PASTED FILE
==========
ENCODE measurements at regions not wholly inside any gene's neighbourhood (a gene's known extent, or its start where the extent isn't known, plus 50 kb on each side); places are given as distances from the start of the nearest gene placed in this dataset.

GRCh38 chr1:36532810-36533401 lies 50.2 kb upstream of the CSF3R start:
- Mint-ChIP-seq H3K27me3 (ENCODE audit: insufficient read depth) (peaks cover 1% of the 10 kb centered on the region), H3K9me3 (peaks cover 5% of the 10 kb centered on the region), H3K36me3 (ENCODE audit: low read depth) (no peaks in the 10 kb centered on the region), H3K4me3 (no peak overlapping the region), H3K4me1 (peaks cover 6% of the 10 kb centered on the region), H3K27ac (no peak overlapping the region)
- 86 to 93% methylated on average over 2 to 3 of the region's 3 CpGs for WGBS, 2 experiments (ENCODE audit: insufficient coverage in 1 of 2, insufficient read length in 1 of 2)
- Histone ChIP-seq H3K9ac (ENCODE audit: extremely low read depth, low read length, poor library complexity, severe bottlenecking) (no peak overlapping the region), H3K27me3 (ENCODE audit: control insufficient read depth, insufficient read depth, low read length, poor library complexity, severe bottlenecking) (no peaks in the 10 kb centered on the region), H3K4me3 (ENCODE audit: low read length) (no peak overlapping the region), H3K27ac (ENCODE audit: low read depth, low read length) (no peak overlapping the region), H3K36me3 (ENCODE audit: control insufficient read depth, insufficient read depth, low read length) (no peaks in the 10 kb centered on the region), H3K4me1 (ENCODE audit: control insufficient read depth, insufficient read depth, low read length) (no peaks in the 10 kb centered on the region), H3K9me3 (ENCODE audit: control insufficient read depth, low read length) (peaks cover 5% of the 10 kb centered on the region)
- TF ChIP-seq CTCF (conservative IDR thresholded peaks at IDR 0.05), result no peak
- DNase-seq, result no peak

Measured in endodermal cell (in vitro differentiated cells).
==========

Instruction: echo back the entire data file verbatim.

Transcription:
ENCODE measurements at regions not wholly inside any gene's neighbourhood (a gene's known extent, or its start where the extent isn't known, plus 50 kb on each side); places are given as distances from the start of the nearest gene placed in this dataset.

GRCh38 chr1:36532810-36533401 lies 50.2 kb upstream of the CSF3R start:
- Mint-ChIP-seq H3K27me3 (ENCODE audit: insufficient read depth) (peaks cover 1% of the 10 kb centered on the region), H3K9me3 (peaks cover 5% of the 10 kb centered on the region), H3K36me3 (ENCODE audit: low read depth) (no peaks in the 10 kb centered on the region), H3K4me3 (no peak overlapping the region), H3K4me1 (peaks cover 6% of the 10 kb centered on the region), H3K27ac (no peak overlapping the region)
- 86 to 93% methylated on average over 2 to 3 of the region's 3 CpGs for WGBS, 2 experiments (ENCODE audit: insufficient coverage in 1 of 2, insufficient read length in 1 of 2)
- Histone ChIP-seq H3K9ac (ENCODE audit: extremely low read depth, low read length, poor library complexity, severe bottlenecking) (no peak overlapping the region), H3K27me3 (ENCODE audit: control insufficient read depth, insufficient read depth, low read length, poor library complexity, severe bottlenecking) (no peaks in the 10 kb centered on the region), H3K4me3 (ENCODE audit: low read length) (no peak overlapping the region), H3K27ac (ENCODE audit: low read depth, low read length) (no peak overlapping the region), H3K36me3 (ENCODE audit: control insufficient read depth, insufficient read depth, low read length) (no peaks in the 10 kb centered on the region), H3K4me1 (ENCODE audit: control insufficient read depth, insufficient read depth, low read length) (no peaks in the 10 kb centered on the region), H3K9me3 (ENCODE audit: control insufficient read depth, low read length) (peaks cover 5% of the 10 kb centered on the region)
- TF ChIP-seq CTCF (conservative IDR thresholded peaks at IDR 0.05), result no peak
- DNase-seq, result no peak

Measured in endodermal cell (in vitro differentiated cells).